If you want to get deep—and I mean really, really deep—into the technological buying patterns of the American consumer, one of the best places to start is the Bureau of Labor Statistics.
Not only has the agency tracked purchasing habits since the Consumer Price Index began in 1913, but its statisticians pay attention to a remarkable array of details. Like which refrigerator color people like best, and how preferences change over time. (White, almond, and cream-colored fridges may be the most common, but black, stainless steel, and wood are all perceived as better quality, according to government data.)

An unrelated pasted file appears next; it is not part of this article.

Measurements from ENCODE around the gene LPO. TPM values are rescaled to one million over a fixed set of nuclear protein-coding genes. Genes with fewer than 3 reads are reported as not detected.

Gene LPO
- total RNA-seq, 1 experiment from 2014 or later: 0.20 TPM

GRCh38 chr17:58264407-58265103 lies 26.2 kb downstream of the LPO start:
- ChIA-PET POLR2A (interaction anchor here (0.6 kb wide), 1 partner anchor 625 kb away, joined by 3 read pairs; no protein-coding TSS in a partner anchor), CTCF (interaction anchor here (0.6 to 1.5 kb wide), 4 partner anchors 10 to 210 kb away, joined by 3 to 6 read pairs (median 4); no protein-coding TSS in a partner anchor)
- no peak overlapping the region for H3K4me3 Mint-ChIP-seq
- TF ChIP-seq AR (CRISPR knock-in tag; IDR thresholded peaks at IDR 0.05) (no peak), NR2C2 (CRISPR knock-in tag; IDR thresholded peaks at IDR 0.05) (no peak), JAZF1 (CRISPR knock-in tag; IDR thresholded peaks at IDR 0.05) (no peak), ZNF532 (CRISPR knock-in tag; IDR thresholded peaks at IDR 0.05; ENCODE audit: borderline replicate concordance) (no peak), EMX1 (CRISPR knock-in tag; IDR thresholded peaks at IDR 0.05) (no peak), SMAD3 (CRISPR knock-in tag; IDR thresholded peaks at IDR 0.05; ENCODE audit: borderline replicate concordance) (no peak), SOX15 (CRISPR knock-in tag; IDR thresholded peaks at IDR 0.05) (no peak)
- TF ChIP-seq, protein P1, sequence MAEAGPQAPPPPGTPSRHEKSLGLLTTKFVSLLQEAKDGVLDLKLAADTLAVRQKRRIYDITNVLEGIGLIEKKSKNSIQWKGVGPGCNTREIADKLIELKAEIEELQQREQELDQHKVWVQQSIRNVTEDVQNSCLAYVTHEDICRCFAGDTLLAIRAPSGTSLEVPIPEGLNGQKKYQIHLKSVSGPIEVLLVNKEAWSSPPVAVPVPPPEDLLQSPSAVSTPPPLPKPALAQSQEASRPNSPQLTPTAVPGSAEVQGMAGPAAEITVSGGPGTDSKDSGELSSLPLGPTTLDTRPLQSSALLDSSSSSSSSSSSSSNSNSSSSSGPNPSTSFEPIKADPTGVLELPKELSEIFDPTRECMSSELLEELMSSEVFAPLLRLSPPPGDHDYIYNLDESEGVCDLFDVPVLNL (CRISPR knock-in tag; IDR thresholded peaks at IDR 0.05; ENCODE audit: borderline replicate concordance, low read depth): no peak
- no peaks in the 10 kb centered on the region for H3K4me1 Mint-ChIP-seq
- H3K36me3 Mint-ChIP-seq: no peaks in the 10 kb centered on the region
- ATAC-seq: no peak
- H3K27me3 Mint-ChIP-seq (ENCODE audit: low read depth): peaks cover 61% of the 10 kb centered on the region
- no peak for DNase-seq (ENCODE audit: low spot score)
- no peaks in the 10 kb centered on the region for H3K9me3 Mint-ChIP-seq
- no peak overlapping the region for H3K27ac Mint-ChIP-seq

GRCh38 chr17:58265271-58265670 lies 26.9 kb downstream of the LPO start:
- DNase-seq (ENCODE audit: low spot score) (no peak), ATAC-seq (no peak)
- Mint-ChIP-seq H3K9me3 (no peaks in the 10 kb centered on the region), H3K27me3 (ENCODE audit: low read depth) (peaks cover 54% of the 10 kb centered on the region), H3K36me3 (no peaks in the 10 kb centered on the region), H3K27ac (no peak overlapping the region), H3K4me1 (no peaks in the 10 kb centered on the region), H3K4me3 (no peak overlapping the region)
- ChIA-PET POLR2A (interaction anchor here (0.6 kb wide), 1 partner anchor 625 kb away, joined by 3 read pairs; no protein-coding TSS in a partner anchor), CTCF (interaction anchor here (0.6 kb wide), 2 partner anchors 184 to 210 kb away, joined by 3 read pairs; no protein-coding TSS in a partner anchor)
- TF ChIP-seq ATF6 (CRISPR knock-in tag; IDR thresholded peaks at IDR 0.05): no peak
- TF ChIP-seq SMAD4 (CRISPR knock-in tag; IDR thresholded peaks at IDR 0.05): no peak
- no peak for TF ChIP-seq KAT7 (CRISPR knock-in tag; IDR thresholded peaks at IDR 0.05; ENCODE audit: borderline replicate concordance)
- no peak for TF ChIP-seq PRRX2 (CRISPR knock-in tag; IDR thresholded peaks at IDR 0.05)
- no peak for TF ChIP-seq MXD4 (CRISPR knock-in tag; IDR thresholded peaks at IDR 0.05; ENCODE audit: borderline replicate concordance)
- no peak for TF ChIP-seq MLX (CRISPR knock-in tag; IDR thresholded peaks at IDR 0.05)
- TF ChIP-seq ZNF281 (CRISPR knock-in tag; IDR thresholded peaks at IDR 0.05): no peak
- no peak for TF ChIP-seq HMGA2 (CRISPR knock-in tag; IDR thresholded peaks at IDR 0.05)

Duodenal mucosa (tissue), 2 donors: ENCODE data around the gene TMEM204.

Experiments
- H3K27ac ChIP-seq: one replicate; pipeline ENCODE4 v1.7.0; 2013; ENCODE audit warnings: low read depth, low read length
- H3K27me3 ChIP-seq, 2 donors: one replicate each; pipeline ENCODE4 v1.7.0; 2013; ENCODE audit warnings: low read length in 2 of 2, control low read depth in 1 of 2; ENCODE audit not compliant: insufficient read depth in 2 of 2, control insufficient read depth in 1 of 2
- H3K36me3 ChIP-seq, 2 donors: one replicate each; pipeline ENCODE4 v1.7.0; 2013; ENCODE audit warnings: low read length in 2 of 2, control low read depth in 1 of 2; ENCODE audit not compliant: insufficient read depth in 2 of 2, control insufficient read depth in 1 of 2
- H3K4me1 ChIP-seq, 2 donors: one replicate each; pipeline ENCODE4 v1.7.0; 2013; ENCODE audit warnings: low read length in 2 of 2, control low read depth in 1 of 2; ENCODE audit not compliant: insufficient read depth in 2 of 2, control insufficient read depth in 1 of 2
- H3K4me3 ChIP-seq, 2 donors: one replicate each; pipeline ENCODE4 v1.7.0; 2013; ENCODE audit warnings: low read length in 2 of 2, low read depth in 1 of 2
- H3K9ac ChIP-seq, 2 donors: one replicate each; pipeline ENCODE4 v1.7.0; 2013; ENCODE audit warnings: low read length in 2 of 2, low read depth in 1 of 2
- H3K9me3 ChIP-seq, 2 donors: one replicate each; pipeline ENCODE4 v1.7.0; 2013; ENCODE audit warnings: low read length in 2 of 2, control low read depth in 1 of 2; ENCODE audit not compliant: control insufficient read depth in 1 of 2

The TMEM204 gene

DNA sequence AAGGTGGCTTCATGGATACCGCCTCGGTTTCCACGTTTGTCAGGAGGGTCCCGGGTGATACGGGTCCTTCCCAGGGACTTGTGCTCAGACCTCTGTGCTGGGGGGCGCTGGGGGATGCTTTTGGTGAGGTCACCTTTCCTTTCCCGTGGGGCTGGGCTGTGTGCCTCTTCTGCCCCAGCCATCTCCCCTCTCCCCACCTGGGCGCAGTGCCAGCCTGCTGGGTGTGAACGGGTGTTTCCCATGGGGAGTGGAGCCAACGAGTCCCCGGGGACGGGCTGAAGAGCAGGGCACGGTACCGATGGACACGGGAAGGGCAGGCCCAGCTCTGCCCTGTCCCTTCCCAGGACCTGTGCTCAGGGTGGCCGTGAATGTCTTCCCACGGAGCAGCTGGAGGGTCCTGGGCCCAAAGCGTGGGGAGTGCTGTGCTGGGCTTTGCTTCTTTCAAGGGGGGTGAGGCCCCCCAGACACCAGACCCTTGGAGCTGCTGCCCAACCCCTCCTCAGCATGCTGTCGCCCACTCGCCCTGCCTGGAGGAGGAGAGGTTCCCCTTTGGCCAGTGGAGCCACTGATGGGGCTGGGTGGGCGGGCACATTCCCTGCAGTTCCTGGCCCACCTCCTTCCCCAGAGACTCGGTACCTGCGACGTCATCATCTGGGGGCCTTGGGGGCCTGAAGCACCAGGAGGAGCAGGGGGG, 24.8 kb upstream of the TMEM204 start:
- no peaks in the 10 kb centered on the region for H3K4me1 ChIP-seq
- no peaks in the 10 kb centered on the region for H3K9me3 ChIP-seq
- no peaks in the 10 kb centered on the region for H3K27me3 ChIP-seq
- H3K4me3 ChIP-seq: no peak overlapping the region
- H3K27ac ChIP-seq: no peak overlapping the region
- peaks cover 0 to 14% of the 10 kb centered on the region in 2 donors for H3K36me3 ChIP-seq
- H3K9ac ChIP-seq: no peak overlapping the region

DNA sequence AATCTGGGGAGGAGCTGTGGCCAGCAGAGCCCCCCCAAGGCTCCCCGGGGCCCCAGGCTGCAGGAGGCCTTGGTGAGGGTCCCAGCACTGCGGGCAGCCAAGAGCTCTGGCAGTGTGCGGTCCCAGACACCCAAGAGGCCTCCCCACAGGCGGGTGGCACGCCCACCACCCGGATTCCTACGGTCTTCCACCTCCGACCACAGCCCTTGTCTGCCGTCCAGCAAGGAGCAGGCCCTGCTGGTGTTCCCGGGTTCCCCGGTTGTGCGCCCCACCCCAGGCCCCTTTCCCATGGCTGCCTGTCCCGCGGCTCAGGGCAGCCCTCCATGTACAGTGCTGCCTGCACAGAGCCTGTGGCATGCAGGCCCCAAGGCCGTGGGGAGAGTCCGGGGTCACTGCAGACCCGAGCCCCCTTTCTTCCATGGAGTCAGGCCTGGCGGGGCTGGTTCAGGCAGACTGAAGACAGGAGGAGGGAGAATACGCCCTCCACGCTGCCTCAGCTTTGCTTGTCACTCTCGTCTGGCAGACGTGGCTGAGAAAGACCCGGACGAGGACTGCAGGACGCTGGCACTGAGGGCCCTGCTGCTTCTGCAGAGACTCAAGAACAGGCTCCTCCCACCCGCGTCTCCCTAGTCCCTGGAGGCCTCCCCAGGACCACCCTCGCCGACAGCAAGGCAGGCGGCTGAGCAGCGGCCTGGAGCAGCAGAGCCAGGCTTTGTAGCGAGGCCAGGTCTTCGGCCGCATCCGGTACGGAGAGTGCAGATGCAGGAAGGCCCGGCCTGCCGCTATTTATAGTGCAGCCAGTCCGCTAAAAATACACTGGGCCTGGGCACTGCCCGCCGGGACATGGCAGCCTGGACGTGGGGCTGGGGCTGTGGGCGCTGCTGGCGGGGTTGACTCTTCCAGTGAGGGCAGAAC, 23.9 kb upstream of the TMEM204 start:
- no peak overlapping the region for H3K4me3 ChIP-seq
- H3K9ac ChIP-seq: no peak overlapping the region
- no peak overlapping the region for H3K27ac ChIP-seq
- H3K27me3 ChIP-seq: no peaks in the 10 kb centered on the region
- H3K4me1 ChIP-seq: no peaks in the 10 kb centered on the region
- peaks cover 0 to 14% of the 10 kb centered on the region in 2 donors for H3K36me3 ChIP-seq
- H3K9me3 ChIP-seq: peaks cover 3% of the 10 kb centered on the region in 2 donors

The Consumer Price Index is primarily a way for federal officials to track inflation, but the closer you look at this kind of data over time, the more you’ll notice nuanced—and not-so-nuanced—changes in the American consumer’s relationship with technology. The index doesn’t just show how spending on the same goods changes over time (although that can be revealing, too); it also tells us how technology has evolved in the United States. Consider, for example, how the “motion pictures” of the 1940s were reclassified as “movies” by the 1950s, then specified in the 1960s to include “indoor movies”—a detail that calls to mind the popularity of drive-in theaters at the time. Or how, in 1977, CB radios and microwave ovens were added to the official basket of goods. Or how phonographs vanished from the index in the 1950s, around the same time television appeared. (And how when the television appeared, it was weighted three times as heavily as radio, meaning it was seen as more important, according to the Bureau of Labor Statistics.)